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Gender differences in management and outcomes in patients with acute coronary syndromes: results on 20,290 patients from the AMIS Plus Registry


Radovanovic, D; Erne, P; Urban, P; Bertel, O; Rickli, H; Gaspoz, J M (2007). Gender differences in management and outcomes in patients with acute coronary syndromes: results on 20,290 patients from the AMIS Plus Registry. Heart, 93(11):1369-1375.

Abstract

BACKGROUND: Gender differences in management and outcomes have been reported in acute coronary syndrome (ACS). OBJECTIVES: To assess such gender differences in a Swiss national registry. METHODS: 20 290 patients with ACS enrolled in the AMIS Plus Registry from January 1997 to March 2006 by 68 hospitals were included in a prospective observational study. Data on patients' characteristics, diagnoses, procedures, complications and outcomes were recorded. Odds ratios (ORs) of in-hospital mortality were calculated using logistic regression models. RESULTS: 5633 (28%) patients were female and 14 657 (72%) male. Female patients were older than men (mean (SD) age 70.9 (12.1) vs 63.4 (12.9) years; p<0.001), had more comorbidities and came to hospital later. They underwent percutaneous coronary intervention (PCI) less frequently (OR = 0.65; 95% CI 0.61 to 0.69) and their unadjusted in-hospital mortality was higher overall (10.7% vs 6.3%; p<0.001) and in those who underwent PCI (3.0% vs 4.2%; p = 0.018). Mortality differences between women and men disappeared after adjustments for other predictors (adjusted OR (aOR) for women vs men: 1.09; 95% CI 0.95 to 1.25), except in women aged 51-60 years (aOR = 1.78; 95% CI 1.04 to 3.04). However, even after adjustments, female gender remained significantly associated with a lower probability of undergoing PCI (OR = 0.70; 95% CI 0.64 to 0.76). CONCLUSIONS: The analysis showed gender differences in baseline characteristics and in the rate of PCI in patients admitted for ACS in Swiss hospitals between 1997 and 2006. Reasons for the significant underuse of PCI in women, and a slightly higher in-hospital mortality in the 51-60 year age group, need to be investigated further.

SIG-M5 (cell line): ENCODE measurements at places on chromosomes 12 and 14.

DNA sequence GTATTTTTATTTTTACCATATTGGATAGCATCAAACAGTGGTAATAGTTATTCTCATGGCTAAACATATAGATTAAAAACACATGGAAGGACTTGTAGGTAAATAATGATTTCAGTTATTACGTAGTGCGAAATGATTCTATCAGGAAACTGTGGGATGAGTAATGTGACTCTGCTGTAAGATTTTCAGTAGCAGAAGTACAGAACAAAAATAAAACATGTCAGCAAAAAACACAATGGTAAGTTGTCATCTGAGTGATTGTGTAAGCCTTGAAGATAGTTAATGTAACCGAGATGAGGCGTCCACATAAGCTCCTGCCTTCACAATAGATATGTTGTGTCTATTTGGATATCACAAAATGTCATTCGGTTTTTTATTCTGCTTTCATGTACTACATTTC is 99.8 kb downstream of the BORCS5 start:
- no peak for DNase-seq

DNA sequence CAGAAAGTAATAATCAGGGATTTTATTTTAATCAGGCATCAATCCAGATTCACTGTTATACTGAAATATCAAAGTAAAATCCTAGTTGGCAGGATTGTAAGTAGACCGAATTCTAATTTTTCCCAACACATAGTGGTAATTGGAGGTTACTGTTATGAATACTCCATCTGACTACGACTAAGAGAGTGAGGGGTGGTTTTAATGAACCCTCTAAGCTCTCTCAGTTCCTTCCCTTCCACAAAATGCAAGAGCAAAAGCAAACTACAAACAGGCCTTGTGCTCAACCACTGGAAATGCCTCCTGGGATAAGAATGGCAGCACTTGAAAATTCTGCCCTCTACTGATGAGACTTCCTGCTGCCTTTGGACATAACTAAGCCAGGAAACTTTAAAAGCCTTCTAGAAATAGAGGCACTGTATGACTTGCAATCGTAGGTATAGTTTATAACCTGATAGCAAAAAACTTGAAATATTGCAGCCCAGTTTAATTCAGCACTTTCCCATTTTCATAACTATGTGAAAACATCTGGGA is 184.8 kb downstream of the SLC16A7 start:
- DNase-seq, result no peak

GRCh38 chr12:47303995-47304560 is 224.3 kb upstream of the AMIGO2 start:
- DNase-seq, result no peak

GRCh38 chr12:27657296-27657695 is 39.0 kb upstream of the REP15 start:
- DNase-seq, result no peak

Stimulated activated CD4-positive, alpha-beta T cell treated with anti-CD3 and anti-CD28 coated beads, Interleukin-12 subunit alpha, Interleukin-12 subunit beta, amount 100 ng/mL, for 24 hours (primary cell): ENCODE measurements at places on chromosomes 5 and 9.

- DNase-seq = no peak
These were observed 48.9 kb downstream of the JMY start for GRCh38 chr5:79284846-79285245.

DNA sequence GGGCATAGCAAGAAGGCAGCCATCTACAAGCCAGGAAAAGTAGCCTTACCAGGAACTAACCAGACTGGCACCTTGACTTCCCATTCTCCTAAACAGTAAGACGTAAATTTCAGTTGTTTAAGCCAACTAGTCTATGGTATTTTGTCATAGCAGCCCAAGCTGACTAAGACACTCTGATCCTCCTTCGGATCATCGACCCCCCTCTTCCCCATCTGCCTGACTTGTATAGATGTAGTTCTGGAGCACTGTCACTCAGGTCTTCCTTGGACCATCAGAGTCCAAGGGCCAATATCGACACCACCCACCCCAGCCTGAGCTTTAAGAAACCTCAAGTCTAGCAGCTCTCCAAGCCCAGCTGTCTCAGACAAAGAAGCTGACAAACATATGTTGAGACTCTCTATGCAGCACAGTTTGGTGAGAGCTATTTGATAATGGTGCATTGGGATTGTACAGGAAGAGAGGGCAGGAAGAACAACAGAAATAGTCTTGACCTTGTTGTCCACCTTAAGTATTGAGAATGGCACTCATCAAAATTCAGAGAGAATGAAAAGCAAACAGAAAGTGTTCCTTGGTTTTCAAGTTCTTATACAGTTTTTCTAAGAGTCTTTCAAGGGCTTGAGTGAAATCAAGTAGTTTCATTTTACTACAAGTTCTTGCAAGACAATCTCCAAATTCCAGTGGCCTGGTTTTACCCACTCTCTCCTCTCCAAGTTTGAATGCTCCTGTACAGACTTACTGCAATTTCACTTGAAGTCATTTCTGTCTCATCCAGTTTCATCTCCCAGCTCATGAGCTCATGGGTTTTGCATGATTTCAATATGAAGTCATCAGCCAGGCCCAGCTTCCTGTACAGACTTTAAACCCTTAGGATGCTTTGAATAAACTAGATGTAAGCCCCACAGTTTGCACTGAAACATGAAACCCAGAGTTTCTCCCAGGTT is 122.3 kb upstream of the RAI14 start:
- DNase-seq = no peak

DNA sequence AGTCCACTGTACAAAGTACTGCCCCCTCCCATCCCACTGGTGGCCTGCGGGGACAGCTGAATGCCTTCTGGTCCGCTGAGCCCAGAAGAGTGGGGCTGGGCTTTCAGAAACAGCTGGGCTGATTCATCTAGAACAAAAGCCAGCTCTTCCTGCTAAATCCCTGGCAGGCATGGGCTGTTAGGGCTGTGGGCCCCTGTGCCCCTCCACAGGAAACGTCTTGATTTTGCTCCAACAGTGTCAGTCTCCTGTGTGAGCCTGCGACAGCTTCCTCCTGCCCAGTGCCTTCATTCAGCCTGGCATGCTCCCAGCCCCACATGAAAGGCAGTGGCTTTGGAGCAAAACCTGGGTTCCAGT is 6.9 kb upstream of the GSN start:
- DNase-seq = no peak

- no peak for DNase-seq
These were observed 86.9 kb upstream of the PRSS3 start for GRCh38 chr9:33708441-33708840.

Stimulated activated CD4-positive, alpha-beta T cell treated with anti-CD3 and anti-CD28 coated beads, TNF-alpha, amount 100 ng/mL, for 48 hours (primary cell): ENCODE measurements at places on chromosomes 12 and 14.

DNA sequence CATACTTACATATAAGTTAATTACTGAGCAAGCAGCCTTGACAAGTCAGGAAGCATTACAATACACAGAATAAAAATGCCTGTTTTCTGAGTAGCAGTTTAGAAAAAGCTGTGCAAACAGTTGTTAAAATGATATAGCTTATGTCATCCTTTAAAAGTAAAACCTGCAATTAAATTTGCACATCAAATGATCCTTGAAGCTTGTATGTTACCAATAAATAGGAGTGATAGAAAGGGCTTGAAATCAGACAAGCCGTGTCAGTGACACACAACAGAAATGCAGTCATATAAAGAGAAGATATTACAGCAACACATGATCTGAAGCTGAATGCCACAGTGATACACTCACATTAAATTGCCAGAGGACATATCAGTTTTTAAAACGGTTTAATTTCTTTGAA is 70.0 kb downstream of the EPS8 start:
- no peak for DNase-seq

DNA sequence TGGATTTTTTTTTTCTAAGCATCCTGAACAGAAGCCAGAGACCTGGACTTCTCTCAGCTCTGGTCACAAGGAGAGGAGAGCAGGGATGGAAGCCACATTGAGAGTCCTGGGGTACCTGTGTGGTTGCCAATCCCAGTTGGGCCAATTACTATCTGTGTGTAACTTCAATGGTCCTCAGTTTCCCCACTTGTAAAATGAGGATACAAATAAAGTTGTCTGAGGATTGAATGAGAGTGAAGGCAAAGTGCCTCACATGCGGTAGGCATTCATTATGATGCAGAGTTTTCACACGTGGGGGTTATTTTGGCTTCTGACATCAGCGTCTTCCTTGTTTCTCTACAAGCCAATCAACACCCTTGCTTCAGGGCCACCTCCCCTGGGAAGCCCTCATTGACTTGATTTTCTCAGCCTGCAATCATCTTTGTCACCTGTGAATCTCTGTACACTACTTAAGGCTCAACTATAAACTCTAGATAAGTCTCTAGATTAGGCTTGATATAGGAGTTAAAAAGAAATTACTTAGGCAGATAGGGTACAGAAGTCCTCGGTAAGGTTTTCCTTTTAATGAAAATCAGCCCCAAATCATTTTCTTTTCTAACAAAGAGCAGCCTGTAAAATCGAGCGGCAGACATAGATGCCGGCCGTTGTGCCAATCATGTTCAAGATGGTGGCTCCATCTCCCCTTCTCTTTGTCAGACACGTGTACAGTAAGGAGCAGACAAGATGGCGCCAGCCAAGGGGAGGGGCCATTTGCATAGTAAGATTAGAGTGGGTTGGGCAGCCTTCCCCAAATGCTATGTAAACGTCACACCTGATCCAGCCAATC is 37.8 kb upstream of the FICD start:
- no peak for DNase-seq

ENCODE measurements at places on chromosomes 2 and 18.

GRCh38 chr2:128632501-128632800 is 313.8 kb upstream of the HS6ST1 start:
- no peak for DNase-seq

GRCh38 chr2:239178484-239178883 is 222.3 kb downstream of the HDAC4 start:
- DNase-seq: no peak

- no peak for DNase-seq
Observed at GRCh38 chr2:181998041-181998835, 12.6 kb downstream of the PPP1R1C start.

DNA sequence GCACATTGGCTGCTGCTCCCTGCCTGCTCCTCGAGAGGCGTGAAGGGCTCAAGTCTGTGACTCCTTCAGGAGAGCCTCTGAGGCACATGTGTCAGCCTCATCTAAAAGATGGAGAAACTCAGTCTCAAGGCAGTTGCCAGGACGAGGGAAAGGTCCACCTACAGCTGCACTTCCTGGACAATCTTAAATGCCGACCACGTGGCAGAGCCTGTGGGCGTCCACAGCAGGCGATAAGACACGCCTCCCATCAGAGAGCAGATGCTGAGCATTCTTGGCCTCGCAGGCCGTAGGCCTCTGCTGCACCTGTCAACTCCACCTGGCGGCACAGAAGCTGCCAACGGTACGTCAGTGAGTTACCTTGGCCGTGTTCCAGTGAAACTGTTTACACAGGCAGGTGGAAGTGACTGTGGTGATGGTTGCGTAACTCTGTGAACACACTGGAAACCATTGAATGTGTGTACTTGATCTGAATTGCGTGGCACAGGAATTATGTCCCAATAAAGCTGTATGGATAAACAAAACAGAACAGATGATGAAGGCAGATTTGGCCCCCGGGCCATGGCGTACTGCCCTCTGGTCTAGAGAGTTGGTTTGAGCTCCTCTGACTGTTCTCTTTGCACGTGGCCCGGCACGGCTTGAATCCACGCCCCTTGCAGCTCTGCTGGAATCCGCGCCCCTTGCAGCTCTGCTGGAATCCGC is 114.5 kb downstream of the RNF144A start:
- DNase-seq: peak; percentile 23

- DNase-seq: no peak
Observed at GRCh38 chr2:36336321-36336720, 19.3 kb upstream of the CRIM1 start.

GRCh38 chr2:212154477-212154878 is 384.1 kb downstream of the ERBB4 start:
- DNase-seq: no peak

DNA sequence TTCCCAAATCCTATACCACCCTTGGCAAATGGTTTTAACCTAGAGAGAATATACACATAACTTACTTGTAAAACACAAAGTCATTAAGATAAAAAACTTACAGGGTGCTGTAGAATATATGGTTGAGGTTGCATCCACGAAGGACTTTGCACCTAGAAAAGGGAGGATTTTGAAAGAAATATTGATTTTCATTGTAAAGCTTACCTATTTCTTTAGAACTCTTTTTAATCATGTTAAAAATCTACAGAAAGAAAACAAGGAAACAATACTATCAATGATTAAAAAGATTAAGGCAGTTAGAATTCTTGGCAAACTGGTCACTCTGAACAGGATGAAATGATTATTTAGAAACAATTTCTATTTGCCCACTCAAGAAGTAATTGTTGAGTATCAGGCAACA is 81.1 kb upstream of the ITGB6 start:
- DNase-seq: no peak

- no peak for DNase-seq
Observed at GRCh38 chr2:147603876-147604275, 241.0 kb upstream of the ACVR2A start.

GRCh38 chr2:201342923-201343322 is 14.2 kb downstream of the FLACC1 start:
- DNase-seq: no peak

Abstract

BACKGROUND: Gender differences in management and outcomes have been reported in acute coronary syndrome (ACS). OBJECTIVES: To assess such gender differences in a Swiss national registry. METHODS: 20 290 patients with ACS enrolled in the AMIS Plus Registry from January 1997 to March 2006 by 68 hospitals were included in a prospective observational study. Data on patients' characteristics, diagnoses, procedures, complications and outcomes were recorded. Odds ratios (ORs) of in-hospital mortality were calculated using logistic regression models. RESULTS: 5633 (28%) patients were female and 14 657 (72%) male. Female patients were older than men (mean (SD) age 70.9 (12.1) vs 63.4 (12.9) years; p<0.001), had more comorbidities and came to hospital later. They underwent percutaneous coronary intervention (PCI) less frequently (OR = 0.65; 95% CI 0.61 to 0.69) and their unadjusted in-hospital mortality was higher overall (10.7% vs 6.3%; p<0.001) and in those who underwent PCI (3.0% vs 4.2%; p = 0.018). Mortality differences between women and men disappeared after adjustments for other predictors (adjusted OR (aOR) for women vs men: 1.09; 95% CI 0.95 to 1.25), except in women aged 51-60 years (aOR = 1.78; 95% CI 1.04 to 3.04). However, even after adjustments, female gender remained significantly associated with a lower probability of undergoing PCI (OR = 0.70; 95% CI 0.64 to 0.76). CONCLUSIONS: The analysis showed gender differences in baseline characteristics and in the rate of PCI in patients admitted for ACS in Swiss hospitals between 1997 and 2006. Reasons for the significant underuse of PCI in women, and a slightly higher in-hospital mortality in the 51-60 year age group, need to be investigated further.

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Additional indexing

Item Type:Journal Article, refereed, original work
Communities & Collections:04 Faculty of Medicine > Epidemiology, Biostatistics and Prevention Institute (EBPI)
Dewey Decimal Classification:610 Medicine & health
Language:English
Date:2007
Deposited On:30 Mar 2009 06:31
Last Modified:05 Apr 2016 13:11
Publisher:BMJ Publishing Group
ISSN:1355-6037
Publisher DOI:https://doi.org/10.1136/hrt.2006.106781
PubMed ID:17933995

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